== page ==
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Runic Dictionary

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Anonymous Poems (Anon)

III. Málsháttakvæði (Mhkv) - 30

5: Málsháttakvæði (‘Proverb poem’) — Anon MhkvIII

Roberta Frank 2017, ‘ Anonymous, Málsháttakvæði’ in Kari Ellen Gade and Edith Marold (eds), Poetry from Treatises on Poetics. Skaldic Poetry of the Scandinavian Middle Ages 3. Turnhout: Brepols, p. 1213. <https://skaldic.org/m.php?p=text&i=1029> (accessed 23 September 2021)

stanzas:  1   2   3   4   5   6   7   8   9   10   11   12   13   14   15   16   17   18   19   20   21   22   23   24   25   26   27   28   29   30 

Skj: Anonyme digte og vers [XIII]: A. [1]. Málsháttakvæði, Et orknøsk(?) digt, omkr. 1200. (AII, 130-6, BII, 138-45)

SkP info: III, 1228

old edition introduction edition manuscripts transcriptions concordance search files

13 — Anon Mhkv 13III

edition interactive full text transcriptions old edition references concordance

 

Cite as: Roberta Frank (ed.) 2017, ‘Anonymous Poems, Málsháttakvæði 13’ in Kari Ellen Gade and Edith Marold (eds), Poetry from Treatises on Poetics. Skaldic Poetry of the Scandinavian Middle Ages 3. Turnhout: Brepols, p. 1228.

Afli of deilir sízt við sjá;
Sǫrli sprakk af gildri þrá;
stundum þýtr í logni lá;
litlu verr, at ráðak fá.
Mǫrgum þykkir fullgótt fé;
frænuskammr er inn deigi lé;
kvæðit skal með kynjum alt;
konungs morginn er langr á valt.

Afli of deilir sízt við sjá; Sǫrli sprakk af gildri þrá; stundum þýtr lá í logni; litlu verr, at ráðak fá. Mǫrgum þykkir fé fullgótt; frænuskammr er inn deigi lé; alt kvæðit skal með kynjum; morginn konungs er á valt langr.

One contends least in strength with the sea; Sǫrli burst from great longing; at times the surf resounds in a calm; it hardly matters that I prevail but little. To many a man wealth seems good enough; of short sharpness is the soft scythe; the whole poem shall be really strange; a king’s morning is always long.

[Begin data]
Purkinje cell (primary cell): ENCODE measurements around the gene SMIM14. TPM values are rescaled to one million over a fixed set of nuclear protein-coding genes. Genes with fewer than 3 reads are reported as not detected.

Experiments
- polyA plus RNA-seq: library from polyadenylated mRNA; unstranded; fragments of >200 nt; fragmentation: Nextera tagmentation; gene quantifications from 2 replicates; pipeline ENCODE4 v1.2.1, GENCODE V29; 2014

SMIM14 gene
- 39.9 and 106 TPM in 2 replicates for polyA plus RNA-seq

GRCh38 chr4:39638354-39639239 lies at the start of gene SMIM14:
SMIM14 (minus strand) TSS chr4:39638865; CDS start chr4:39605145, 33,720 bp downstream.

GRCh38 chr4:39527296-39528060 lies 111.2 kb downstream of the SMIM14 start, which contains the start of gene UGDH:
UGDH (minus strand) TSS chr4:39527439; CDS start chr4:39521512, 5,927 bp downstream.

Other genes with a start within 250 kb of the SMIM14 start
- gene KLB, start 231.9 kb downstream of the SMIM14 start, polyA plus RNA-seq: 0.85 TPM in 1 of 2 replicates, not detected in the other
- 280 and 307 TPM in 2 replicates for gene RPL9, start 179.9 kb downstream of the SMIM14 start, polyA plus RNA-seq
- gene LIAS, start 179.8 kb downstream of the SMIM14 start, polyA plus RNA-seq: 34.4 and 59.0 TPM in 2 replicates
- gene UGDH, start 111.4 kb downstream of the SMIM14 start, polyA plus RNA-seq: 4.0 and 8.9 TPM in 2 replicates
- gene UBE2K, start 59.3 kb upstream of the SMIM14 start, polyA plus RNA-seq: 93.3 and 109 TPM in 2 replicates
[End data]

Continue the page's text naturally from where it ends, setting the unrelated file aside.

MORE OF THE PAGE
Mss: R(54v)

Readings: [8] er: ‘e[...]’ R, er RFJ;    langr: ‘l[...]ngr’ R, langr RFJ

Editions: Skj: Anonyme digte og vers [XIII], A. [1]. Málsháttakvæði 13: AII, 133, BII, 141, Skald II, 75; Möbius 1874, 7, Wisén 1886-9, I, 74.

Notes: [1] of: Correct use of the expletive particle (see Note to st. 10/5). — [2] Sǫrli: Unidentified hero (not the brother of Hamðir, cf. Bragi Rdr 5/5). Christiansen (1931, 413-16) suggests Seurlus, son of the king of Bergen in a Gaelic ballad, whose heart and ribs broke when he swam out to sea after his mermaid-lover. — [3]: Cf. the portent in Orkneyinga saga (Orkn ch. 47, ÍF 34, 106): boði fell í logni ‘a breaker fell from a calm sea’. — [7] með kynjum ‘really strange’: Lit. ‘with portents, wonders’, i.e. ‘remarkable, odd, peculiar’. This phrase must refer to the non-traditional content of the poem. — [8]: Cf. Sigv Lv 11/3-4I langrs morginn konungs ‘long is the king’s morning’. — [8] á valt ‘always’: Usually spelled as one word ávalt. The adv. alliterates on v- in Gamlkan Has 59/5VII, Anon Leið 34/5VII and Anon Nkt 14/5II, suggesting that whatever its true etymology (AEW: ávalt), by C12th it had been reinterpreted as á + valt. See also Note to st. 26/1.

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